“Back in 1870, when only eighty-five people lived along the coast of southeastern Florida, an estimated two million wading birds inhabited the Everglades during dry seasons. During the late nineteenth century, plume-hunting reduced these birds to only several hundred thousand. This dramatic loss spurred protective laws in Florida — and in New York, where the plumes had been shipped to millinery houses. Thus protected, the wading-bird population rebounded to near its original level. Then, in the 1940s and after, the character of the Everglades itself began to change. As South Florida grew, the Everglades shrank, its waters controlled for man’s uses. By the mid-1970s, wading-bird numbers had dropped back to a few hundred thousand, about 10 percent of what it had been a century before. Biologists actively study these birds, looking for clues that might lead to stopping or even reversing the decline. As yet the only thing that is certain is that life in the Everglades is more fragile than anyone ever thought.”
Jack de Golia, Everglades: The Story Behind the Scenery, 1978
Animals and Wildlife
• Florida Bear
• Florida Panther
• Florida Manatee
• American Crocodile
• Bottlenose Dolphin
• Many snake species
The Florida Everglades are one of the only places on earth where alligators and crocodiles are both found in the same habitat.
Alligators are found in the Everglades’ freshwater ponds, sloughs, flooded prairies and canals. Alligators also help shape the environment, and frequently dig and build nests and watering holes into the flooded, swampy ground.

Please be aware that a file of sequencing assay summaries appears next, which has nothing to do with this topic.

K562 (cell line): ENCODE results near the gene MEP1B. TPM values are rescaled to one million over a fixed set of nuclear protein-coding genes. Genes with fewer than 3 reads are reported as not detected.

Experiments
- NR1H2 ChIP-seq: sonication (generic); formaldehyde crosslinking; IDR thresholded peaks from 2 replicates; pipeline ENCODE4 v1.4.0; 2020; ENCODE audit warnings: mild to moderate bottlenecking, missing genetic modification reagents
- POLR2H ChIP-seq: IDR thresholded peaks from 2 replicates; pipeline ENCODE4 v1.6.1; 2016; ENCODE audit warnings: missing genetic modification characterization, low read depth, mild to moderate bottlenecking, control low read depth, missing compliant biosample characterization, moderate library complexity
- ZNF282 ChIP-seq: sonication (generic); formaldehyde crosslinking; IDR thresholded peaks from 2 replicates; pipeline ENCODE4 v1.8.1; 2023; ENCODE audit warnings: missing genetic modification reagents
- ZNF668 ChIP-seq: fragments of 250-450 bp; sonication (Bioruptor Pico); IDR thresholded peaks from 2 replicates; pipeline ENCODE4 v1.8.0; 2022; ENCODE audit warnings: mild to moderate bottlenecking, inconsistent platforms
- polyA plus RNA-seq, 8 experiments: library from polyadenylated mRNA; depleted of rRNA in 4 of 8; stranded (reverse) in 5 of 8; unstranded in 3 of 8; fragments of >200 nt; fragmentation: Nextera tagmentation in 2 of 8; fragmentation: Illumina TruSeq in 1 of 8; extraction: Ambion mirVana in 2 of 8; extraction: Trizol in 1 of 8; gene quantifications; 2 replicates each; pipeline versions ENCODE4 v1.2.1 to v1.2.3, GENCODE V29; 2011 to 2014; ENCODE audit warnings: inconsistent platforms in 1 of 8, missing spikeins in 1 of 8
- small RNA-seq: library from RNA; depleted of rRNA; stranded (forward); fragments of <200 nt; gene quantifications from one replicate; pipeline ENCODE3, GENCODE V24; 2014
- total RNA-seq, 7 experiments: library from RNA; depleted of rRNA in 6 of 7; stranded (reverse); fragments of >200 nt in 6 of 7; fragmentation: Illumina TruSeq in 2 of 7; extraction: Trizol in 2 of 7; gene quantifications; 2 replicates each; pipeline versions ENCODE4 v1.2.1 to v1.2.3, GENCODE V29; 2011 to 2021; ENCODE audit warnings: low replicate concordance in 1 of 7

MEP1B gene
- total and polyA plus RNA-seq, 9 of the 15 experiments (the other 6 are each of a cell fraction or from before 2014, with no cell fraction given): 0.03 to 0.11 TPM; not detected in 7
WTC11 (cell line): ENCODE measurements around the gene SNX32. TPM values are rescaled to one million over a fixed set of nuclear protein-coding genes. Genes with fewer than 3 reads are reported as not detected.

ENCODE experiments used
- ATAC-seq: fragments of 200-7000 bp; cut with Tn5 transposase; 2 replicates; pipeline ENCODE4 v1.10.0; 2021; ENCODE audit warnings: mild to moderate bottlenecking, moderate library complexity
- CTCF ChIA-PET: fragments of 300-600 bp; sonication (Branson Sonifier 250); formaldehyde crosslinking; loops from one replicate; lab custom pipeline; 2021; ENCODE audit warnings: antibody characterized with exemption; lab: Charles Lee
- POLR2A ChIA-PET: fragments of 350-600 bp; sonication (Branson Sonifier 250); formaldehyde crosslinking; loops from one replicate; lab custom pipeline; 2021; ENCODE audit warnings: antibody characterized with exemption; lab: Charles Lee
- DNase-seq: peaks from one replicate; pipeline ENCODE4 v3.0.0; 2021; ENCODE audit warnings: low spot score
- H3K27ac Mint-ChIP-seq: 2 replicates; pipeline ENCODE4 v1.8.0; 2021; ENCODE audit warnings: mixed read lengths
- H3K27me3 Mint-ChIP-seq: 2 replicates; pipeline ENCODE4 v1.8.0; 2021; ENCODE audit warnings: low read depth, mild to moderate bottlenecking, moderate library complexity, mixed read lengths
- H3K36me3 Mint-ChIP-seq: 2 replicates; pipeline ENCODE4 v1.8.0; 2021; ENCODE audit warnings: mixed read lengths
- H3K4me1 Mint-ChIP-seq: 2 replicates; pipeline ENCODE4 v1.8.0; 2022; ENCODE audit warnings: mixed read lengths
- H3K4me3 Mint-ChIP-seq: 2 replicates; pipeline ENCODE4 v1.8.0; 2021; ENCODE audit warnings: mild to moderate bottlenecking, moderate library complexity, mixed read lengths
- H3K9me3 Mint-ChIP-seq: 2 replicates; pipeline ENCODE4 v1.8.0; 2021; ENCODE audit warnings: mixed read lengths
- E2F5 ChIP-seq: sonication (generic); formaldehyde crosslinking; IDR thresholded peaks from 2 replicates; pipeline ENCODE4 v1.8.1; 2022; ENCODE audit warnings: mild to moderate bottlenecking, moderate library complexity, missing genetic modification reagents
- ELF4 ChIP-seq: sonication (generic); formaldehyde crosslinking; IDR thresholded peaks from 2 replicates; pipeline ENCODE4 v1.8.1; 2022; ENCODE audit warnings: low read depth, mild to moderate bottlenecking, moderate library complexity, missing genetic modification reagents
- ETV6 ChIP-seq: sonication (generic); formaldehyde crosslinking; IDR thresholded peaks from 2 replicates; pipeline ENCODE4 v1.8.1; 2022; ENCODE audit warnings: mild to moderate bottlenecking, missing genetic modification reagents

Crocodiles are found in the salty and brackish waters, especially tidal mangrove habitats and Florida Bay.
The Everglades are an essential wintering ground for migratory birds.
The Everglades are the breeding ground for many fish species, which are important to Florida’s aquaculture industry. Water filtration and flood management also stabilizes other ecosystems and fishery grounds.
The Florida Everglades are vitally important to Florida’s economy, in many ways.
The Everglades are a hugely popular destination for outdoor attractions. The Everglades support many forms of ecotourism, including fishing, birding, boating, and more.
• Natural flood control
• Nutrient filtration
• Aquifer stabilization
• Pollution filtering
The Florida Everglades are vital for the health of the Florida Keys’ water quality.
The Everglades are also the source of clean drinking water for most residents in the state of Florida.